Stories of Faith: Adventures of Missionary Heroism. We are reading about men who went to Africa.
Mathematics: We have reached X7 in the making of our Multiplication table. At this point I followed CM's ideas in a new way and began to show with manipulatives the why of each X7 fact. I didn't do this with the other tables because they already understood them and it would have been going over old territory and a bore.
"As each table is mastered examples involving its use and that of previous ones are given, always in the nature of problems beginning with money questions as in addition and subtraction, and proceeding to the manipulation of pure number."To accomplish this I simply had them use buttons to do 7X1, 7X2, .....7X12. Then I set up the Storm the Castle game and they answered story problems from Ray's Arithmetic starting form X4 on up to X7 and a little onto X8 to challenge and encourage them that they are ready for it. DOing this toke most fo the week.
We also read about a mathematician who did math while she slept.
Ancient History of Greece: We finished reading The Wanderings of Odysseus by Rosmary Sutcliff. So on the last day of the week I read aloud to them part one from Padraic Colum's The Adventures of Odysseus and the Tale of Troy as it is such a well written account of the poem and it ties the two stories we have read nicely together thus making for a interesting review. While I read the boys colored a small map tracking the trail made by Odysseus on his adventures. Next they glued it to a pocket and into their History notebook. Next week I plan to give them story board cards from part two of the book to color and put in order after they hear the reading of it. The cards will go into the pocket with the map of the adventure on the outside. Below is TJ's map/pocket.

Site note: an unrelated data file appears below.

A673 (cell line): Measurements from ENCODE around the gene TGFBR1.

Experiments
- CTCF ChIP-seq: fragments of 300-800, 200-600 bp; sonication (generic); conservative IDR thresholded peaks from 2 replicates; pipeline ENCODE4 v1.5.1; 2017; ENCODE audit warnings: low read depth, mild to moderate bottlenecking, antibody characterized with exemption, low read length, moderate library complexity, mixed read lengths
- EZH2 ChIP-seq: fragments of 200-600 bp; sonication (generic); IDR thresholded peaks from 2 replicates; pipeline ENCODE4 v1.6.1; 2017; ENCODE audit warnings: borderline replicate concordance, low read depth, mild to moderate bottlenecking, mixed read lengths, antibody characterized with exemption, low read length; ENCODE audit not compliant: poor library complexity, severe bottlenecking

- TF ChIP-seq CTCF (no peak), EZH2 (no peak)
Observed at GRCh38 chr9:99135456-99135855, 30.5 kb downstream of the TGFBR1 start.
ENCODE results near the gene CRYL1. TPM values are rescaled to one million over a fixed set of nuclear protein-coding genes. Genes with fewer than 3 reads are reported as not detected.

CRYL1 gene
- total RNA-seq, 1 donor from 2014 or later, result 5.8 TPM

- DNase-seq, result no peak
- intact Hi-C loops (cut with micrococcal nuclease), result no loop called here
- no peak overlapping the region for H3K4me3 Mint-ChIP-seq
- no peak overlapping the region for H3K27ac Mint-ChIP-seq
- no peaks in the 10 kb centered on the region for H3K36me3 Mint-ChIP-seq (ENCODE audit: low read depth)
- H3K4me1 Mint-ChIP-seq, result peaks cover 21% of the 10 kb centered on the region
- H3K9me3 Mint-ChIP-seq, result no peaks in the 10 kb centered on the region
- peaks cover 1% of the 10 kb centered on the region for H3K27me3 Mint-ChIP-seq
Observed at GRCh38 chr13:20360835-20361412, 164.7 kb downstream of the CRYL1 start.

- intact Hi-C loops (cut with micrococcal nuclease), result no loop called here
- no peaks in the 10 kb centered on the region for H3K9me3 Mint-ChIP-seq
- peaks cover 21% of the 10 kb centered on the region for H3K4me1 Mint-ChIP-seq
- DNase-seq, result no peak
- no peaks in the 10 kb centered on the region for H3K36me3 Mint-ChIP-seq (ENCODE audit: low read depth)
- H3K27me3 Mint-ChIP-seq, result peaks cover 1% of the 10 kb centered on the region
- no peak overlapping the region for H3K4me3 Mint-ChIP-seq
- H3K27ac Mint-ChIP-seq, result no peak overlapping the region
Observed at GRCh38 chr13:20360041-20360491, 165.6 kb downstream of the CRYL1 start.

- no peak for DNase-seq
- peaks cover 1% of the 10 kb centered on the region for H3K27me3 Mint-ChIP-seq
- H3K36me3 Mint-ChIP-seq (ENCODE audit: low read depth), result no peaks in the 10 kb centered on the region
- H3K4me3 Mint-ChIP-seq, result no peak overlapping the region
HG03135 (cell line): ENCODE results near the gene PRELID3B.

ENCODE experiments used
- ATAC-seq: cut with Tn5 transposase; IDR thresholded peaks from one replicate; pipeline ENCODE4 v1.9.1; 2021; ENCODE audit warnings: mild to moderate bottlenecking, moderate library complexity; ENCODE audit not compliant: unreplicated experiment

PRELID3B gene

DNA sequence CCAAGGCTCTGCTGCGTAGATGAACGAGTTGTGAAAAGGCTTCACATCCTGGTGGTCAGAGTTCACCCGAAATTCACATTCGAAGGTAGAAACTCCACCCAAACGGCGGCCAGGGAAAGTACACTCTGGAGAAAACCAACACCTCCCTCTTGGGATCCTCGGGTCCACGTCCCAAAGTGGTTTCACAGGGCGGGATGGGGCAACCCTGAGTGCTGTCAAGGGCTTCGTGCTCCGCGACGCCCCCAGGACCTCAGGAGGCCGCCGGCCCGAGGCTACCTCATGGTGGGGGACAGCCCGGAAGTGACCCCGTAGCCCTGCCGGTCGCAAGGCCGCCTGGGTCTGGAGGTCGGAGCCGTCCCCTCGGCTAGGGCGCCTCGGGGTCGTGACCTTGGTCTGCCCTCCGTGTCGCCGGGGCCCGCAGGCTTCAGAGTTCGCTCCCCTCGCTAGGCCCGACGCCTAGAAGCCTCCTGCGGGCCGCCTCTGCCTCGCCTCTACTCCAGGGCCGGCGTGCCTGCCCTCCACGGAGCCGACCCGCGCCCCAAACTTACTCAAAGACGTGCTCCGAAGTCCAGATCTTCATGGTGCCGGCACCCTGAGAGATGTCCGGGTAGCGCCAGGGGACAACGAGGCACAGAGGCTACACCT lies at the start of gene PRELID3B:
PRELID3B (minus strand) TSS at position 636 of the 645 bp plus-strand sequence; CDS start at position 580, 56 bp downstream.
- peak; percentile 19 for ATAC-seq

Audio of The Adventures of Odysseus and the Tale of Troy.
We also began map drill adding Troy and Ithaka to a map of Greece.
Aesops Copywork: Five more fables colored and copied.
Birds: We are still reading through the Tale of Turkey Proudfoot by Arthur Scott Bailey. and at the end of the week I introduced the boys to the parts of the bird for use in identifying birds from their field guide books. I simply copied the bird parts picture onto bright green paper. Then made a second copy in white. Next I cut it apart so they would need to piece it back together and discover the names of the parts of the bird. They also got out their field guides and spent a while looking at all the birds in it and remembering birds we have read about or seen. They marked the birds in the book they knew. It was clear watching them that this activity was a hit.
Nature Notebooks: With just a jar and some freedom to be outside the boys easily found some foliage and a specimen to draw. They brought in their bug jars and drew them onto this fun mason jar template. Below are examples of TJ's and Max's drawings.
Language Arts: Much of the week was spent mastering a few dictation sentences using the three forms of two, too, and to. They already understood the use of the three kinds of two but they had forgotten how to do dictation and it took a few times to copy the sentences before they were able to remember them correctly.